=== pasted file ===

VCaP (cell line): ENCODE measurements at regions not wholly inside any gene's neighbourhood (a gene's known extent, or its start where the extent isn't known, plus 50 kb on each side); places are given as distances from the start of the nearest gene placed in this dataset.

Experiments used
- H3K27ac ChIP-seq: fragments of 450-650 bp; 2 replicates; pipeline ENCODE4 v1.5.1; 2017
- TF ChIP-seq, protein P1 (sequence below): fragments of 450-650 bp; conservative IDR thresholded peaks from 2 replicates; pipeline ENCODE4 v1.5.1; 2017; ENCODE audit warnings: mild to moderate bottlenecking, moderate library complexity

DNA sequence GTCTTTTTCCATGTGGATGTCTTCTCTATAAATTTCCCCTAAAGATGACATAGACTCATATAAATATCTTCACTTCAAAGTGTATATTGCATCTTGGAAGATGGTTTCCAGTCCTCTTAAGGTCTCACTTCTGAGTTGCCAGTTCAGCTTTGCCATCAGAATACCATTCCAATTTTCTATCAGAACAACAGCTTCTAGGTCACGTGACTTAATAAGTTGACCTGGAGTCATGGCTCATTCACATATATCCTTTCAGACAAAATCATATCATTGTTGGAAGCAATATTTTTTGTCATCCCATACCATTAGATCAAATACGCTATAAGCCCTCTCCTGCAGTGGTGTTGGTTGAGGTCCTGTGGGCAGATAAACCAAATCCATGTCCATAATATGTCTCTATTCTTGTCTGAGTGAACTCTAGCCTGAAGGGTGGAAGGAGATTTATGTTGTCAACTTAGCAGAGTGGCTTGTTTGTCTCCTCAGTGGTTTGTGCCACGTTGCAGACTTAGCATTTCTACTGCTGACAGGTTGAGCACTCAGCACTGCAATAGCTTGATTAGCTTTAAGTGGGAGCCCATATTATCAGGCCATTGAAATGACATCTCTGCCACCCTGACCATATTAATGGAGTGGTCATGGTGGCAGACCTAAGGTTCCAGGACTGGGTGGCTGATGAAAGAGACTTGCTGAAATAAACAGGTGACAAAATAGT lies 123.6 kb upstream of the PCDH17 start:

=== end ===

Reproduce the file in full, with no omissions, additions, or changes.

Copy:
VCaP (cell line): ENCODE measurements at regions not wholly inside any gene's neighbourhood (a gene's known extent, or its start where the extent isn't known, plus 50 kb on each side); places are given as distances from the start of the nearest gene placed in this dataset.

Experiments used
- H3K27ac ChIP-seq: fragments of 450-650 bp; 2 replicates; pipeline ENCODE4 v1.5.1; 2017
- TF ChIP-seq, protein P1 (sequence below): fragments of 450-650 bp; conservative IDR thresholded peaks from 2 replicates; pipeline ENCODE4 v1.5.1; 2017; ENCODE audit warnings: mild to moderate bottlenecking, moderate library complexity

DNA sequence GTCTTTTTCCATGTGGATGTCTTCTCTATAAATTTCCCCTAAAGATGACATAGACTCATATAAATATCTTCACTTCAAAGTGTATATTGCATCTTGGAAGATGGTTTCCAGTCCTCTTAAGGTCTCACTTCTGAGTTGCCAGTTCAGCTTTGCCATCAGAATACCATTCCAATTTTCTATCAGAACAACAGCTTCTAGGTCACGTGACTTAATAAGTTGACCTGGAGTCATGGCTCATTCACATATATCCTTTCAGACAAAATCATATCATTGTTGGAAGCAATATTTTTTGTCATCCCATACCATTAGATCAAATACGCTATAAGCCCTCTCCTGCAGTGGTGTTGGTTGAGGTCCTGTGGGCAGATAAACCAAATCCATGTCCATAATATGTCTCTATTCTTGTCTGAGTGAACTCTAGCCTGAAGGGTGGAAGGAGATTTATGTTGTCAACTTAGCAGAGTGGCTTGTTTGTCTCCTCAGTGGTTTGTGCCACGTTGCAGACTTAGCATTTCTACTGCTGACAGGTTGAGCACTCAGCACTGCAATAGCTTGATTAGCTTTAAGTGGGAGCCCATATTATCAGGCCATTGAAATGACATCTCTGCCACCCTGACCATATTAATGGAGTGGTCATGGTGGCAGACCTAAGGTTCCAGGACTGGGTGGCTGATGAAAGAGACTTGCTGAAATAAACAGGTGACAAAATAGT lies 123.6 kb upstream of the PCDH17 start: